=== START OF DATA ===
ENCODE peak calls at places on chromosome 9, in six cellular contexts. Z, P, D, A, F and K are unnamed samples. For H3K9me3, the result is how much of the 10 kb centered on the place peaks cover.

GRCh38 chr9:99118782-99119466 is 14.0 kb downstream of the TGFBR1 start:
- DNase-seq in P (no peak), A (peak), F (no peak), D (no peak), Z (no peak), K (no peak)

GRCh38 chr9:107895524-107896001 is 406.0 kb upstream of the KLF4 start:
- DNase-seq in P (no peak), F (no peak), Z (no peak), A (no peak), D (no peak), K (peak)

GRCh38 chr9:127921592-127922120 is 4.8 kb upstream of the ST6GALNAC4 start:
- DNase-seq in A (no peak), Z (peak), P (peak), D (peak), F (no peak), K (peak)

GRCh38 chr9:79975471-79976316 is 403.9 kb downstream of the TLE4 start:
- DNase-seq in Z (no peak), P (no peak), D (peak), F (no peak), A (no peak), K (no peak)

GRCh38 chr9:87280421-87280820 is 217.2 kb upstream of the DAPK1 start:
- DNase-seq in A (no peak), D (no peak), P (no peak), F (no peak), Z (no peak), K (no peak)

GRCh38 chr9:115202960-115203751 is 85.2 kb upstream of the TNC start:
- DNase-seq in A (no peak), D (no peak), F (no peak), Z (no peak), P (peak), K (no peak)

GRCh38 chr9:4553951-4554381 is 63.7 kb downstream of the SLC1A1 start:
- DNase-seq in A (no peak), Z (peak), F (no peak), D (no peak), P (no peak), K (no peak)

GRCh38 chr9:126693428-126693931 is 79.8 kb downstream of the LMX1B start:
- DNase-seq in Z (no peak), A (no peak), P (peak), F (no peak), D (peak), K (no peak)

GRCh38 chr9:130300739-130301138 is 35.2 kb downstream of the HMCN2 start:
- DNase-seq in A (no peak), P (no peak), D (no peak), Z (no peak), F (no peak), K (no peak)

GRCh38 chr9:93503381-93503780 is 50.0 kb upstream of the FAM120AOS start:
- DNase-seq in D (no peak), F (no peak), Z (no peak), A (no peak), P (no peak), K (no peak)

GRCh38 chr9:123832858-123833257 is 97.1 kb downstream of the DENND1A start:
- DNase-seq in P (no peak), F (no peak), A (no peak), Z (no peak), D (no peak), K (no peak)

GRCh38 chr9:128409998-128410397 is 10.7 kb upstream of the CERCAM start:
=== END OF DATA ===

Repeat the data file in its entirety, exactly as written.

ENCODE peak calls at places on chromosome 9, in six cellular contexts. Z, P, D, A, F and K are unnamed samples. For H3K9me3, the result is how much of the 10 kb centered on the place peaks cover.

GRCh38 chr9:99118782-99119466 is 14.0 kb downstream of the TGFBR1 start:
- DNase-seq in P (no peak), A (peak), F (no peak), D (no peak), Z (no peak), K (no peak)

GRCh38 chr9:107895524-107896001 is 406.0 kb upstream of the KLF4 start:
- DNase-seq in P (no peak), F (no peak), Z (no peak), A (no peak), D (no peak), K (peak)

GRCh38 chr9:127921592-127922120 is 4.8 kb upstream of the ST6GALNAC4 start:
- DNase-seq in A (no peak), Z (peak), P (peak), D (peak), F (no peak), K (peak)

GRCh38 chr9:79975471-79976316 is 403.9 kb downstream of the TLE4 start:
- DNase-seq in Z (no peak), P (no peak), D (peak), F (no peak), A (no peak), K (no peak)

GRCh38 chr9:87280421-87280820 is 217.2 kb upstream of the DAPK1 start:
- DNase-seq in A (no peak), D (no peak), P (no peak), F (no peak), Z (no peak), K (no peak)

GRCh38 chr9:115202960-115203751 is 85.2 kb upstream of the TNC start:
- DNase-seq in A (no peak), D (no peak), F (no peak), Z (no peak), P (peak), K (no peak)

GRCh38 chr9:4553951-4554381 is 63.7 kb downstream of the SLC1A1 start:
- DNase-seq in A (no peak), Z (peak), F (no peak), D (no peak), P (no peak), K (no peak)

GRCh38 chr9:126693428-126693931 is 79.8 kb downstream of the LMX1B start:
- DNase-seq in Z (no peak), A (no peak), P (peak), F (no peak), D (peak), K (no peak)

GRCh38 chr9:130300739-130301138 is 35.2 kb downstream of the HMCN2 start:
- DNase-seq in A (no peak), P (no peak), D (no peak), Z (no peak), F (no peak), K (no peak)

GRCh38 chr9:93503381-93503780 is 50.0 kb upstream of the FAM120AOS start:
- DNase-seq in D (no peak), F (no peak), Z (no peak), A (no peak), P (no peak), K (no peak)

GRCh38 chr9:123832858-123833257 is 97.1 kb downstream of the DENND1A start:
- DNase-seq in P (no peak), F (no peak), A (no peak), Z (no peak), D (no peak), K (no peak)

GRCh38 chr9:128409998-128410397 is 10.7 kb upstream of the CERCAM start: